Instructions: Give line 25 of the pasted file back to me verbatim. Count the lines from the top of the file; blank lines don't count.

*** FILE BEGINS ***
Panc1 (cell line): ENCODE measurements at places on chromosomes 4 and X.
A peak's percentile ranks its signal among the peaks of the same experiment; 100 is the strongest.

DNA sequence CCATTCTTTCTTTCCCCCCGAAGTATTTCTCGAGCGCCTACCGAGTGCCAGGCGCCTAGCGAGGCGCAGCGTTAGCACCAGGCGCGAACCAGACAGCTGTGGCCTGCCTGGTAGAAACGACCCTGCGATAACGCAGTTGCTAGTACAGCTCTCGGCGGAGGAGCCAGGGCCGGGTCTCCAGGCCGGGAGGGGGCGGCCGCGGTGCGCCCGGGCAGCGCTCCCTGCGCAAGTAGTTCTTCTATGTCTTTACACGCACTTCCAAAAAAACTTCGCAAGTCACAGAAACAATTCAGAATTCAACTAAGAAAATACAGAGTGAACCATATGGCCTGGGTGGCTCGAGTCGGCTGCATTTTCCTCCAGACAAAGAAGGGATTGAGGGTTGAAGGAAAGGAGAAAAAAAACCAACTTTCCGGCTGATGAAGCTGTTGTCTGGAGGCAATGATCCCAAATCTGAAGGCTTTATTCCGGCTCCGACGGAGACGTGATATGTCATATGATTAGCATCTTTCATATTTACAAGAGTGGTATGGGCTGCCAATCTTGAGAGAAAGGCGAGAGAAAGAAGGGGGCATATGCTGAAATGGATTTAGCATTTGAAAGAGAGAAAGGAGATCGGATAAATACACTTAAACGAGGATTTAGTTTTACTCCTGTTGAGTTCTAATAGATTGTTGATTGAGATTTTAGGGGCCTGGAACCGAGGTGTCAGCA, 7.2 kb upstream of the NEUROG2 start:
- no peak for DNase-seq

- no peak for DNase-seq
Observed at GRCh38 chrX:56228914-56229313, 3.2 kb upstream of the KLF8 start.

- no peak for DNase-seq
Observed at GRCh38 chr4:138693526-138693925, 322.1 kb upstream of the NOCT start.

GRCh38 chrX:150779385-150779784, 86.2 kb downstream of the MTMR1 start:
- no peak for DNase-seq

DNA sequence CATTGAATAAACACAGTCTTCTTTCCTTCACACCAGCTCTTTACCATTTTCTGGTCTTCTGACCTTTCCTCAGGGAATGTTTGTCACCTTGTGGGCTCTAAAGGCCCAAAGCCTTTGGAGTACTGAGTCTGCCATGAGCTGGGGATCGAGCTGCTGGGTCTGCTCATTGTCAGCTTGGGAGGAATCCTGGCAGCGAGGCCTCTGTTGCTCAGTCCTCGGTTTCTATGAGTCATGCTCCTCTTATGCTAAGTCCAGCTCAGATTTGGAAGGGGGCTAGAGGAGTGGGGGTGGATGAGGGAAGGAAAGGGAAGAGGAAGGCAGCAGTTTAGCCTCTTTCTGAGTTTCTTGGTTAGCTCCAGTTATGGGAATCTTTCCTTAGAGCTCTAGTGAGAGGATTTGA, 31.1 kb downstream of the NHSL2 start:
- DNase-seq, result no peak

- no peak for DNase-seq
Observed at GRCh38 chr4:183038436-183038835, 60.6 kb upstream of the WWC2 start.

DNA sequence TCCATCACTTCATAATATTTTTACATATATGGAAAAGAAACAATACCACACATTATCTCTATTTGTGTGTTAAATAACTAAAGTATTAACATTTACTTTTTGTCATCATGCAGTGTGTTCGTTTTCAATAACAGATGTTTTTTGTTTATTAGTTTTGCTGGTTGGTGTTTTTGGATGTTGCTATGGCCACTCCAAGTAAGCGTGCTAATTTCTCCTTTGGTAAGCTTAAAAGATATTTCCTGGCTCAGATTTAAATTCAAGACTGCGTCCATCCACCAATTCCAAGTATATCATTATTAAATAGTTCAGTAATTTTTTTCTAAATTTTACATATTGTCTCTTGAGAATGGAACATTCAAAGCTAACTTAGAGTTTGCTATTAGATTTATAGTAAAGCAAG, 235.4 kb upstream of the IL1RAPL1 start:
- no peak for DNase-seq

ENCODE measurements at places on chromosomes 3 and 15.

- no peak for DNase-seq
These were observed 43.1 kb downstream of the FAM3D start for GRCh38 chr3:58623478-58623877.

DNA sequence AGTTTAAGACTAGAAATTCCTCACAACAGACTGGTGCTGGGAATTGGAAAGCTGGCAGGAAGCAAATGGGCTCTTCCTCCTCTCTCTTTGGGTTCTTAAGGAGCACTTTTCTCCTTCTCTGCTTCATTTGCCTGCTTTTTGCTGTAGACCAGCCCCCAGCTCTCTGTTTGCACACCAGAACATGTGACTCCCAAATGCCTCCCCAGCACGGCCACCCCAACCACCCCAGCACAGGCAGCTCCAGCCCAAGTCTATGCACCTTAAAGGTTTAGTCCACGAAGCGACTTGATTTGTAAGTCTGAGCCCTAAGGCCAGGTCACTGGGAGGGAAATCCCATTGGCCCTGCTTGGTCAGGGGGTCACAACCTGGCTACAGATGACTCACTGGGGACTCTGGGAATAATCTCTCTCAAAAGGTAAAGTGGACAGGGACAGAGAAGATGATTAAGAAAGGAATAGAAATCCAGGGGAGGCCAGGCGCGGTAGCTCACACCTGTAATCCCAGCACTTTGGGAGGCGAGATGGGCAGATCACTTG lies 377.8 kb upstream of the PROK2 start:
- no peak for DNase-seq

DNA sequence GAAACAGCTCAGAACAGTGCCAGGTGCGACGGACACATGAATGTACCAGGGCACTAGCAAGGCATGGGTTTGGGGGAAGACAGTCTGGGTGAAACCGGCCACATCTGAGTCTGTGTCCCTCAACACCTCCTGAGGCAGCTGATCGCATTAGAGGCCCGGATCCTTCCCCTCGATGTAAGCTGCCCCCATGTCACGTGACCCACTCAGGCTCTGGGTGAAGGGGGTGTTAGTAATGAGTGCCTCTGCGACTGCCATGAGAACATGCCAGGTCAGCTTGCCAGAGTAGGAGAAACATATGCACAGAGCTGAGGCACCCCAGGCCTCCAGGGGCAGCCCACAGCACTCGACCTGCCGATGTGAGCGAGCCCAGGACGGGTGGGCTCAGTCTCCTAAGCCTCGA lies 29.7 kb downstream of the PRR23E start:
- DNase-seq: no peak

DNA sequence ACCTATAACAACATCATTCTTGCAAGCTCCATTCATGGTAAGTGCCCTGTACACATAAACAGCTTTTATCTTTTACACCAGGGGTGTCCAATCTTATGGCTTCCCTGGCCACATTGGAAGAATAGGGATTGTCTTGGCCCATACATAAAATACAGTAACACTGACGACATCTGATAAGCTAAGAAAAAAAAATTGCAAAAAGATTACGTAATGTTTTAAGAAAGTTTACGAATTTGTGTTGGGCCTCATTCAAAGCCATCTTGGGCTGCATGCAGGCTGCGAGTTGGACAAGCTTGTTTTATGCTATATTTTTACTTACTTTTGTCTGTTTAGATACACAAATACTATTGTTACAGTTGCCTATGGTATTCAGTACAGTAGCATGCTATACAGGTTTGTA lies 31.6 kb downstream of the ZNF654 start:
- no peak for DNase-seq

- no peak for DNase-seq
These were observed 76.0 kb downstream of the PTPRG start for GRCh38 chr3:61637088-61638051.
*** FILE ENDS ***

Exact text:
- no peak for DNase-seq